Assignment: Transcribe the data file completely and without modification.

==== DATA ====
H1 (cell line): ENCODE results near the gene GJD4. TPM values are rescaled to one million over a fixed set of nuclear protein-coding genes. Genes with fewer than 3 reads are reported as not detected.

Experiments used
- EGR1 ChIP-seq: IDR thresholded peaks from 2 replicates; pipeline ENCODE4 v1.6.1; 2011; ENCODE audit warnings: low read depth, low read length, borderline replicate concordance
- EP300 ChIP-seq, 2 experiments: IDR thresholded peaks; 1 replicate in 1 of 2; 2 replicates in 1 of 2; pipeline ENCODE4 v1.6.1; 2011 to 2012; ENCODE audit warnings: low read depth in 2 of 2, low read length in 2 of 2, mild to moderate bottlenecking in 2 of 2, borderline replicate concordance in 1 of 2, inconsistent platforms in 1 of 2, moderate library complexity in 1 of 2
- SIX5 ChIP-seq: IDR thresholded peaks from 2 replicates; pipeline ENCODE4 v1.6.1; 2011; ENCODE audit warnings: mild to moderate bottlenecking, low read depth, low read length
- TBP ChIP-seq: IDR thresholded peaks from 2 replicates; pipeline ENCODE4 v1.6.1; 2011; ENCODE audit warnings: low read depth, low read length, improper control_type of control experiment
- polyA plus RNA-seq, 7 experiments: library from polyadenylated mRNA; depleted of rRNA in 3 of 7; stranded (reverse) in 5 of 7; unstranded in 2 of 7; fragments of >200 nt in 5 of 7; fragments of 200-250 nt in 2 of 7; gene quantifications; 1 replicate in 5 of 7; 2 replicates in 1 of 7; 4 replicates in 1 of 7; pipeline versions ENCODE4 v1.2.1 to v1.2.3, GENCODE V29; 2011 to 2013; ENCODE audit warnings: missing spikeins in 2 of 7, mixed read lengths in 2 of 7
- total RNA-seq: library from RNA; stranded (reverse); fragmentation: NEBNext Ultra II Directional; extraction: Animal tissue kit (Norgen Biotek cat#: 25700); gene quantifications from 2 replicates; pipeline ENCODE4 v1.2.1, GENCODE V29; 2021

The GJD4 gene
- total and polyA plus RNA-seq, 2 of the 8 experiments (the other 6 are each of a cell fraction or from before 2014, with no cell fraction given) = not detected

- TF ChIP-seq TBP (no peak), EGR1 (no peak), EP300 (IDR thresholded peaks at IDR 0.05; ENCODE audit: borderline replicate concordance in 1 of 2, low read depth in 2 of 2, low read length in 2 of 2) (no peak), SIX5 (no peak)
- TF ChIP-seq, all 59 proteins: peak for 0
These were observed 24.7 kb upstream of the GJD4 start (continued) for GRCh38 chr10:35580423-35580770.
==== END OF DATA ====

H1 (cell line): ENCODE results near the gene GJD4. TPM values are rescaled to one million over a fixed set of nuclear protein-coding genes. Genes with fewer than 3 reads are reported as not detected.

Experiments used
- EGR1 ChIP-seq: IDR thresholded peaks from 2 replicates; pipeline ENCODE4 v1.6.1; 2011; ENCODE audit warnings: low read depth, low read length, borderline replicate concordance
- EP300 ChIP-seq, 2 experiments: IDR thresholded peaks; 1 replicate in 1 of 2; 2 replicates in 1 of 2; pipeline ENCODE4 v1.6.1; 2011 to 2012; ENCODE audit warnings: low read depth in 2 of 2, low read length in 2 of 2, mild to moderate bottlenecking in 2 of 2, borderline replicate concordance in 1 of 2, inconsistent platforms in 1 of 2, moderate library complexity in 1 of 2
- SIX5 ChIP-seq: IDR thresholded peaks from 2 replicates; pipeline ENCODE4 v1.6.1; 2011; ENCODE audit warnings: mild to moderate bottlenecking, low read depth, low read length
- TBP ChIP-seq: IDR thresholded peaks from 2 replicates; pipeline ENCODE4 v1.6.1; 2011; ENCODE audit warnings: low read depth, low read length, improper control_type of control experiment
- polyA plus RNA-seq, 7 experiments: library from polyadenylated mRNA; depleted of rRNA in 3 of 7; stranded (reverse) in 5 of 7; unstranded in 2 of 7; fragments of >200 nt in 5 of 7; fragments of 200-250 nt in 2 of 7; gene quantifications; 1 replicate in 5 of 7; 2 replicates in 1 of 7; 4 replicates in 1 of 7; pipeline versions ENCODE4 v1.2.1 to v1.2.3, GENCODE V29; 2011 to 2013; ENCODE audit warnings: missing spikeins in 2 of 7, mixed read lengths in 2 of 7
- total RNA-seq: library from RNA; stranded (reverse); fragmentation: NEBNext Ultra II Directional; extraction: Animal tissue kit (Norgen Biotek cat#: 25700); gene quantifications from 2 replicates; pipeline ENCODE4 v1.2.1, GENCODE V29; 2021

The GJD4 gene
- total and polyA plus RNA-seq, 2 of the 8 experiments (the other 6 are each of a cell fraction or from before 2014, with no cell fraction given) = not detected

- TF ChIP-seq TBP (no peak), EGR1 (no peak), EP300 (IDR thresholded peaks at IDR 0.05; ENCODE audit: borderline replicate concordance in 1 of 2, low read depth in 2 of 2, low read length in 2 of 2) (no peak), SIX5 (no peak)
- TF ChIP-seq, all 59 proteins: peak for 0
These were observed 24.7 kb upstream of the GJD4 start (continued) for GRCh38 chr10:35580423-35580770.